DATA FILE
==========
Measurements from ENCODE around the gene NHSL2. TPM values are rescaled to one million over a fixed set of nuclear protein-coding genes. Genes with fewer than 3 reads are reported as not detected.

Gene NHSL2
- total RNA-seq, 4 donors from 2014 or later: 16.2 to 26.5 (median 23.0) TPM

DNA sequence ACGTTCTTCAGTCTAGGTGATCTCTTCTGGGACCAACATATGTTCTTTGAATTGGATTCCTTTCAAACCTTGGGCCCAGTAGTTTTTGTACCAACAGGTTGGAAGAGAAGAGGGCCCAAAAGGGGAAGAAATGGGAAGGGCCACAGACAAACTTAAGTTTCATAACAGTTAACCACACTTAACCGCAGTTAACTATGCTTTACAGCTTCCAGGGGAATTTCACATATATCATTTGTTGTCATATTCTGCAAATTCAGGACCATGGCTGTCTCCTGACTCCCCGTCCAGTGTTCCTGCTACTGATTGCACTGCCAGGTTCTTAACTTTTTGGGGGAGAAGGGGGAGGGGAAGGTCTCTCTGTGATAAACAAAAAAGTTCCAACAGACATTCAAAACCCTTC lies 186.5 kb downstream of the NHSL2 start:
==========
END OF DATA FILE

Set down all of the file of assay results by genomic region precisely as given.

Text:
Measurements from ENCODE around the gene NHSL2. TPM values are rescaled to one million over a fixed set of nuclear protein-coding genes. Genes with fewer than 3 reads are reported as not detected.

Gene NHSL2
- total RNA-seq, 4 donors from 2014 or later: 16.2 to 26.5 (median 23.0) TPM

DNA sequence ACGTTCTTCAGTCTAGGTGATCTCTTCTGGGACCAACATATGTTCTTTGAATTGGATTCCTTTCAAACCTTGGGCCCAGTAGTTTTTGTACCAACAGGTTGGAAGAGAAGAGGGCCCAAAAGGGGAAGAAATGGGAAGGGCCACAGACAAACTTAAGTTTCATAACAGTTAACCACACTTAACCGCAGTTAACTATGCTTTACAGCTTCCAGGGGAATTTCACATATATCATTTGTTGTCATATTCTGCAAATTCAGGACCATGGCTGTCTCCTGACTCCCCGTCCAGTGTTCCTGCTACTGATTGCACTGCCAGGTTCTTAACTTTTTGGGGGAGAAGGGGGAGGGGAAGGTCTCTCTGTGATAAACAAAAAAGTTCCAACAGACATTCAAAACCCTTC lies 186.5 kb downstream of the NHSL2 start: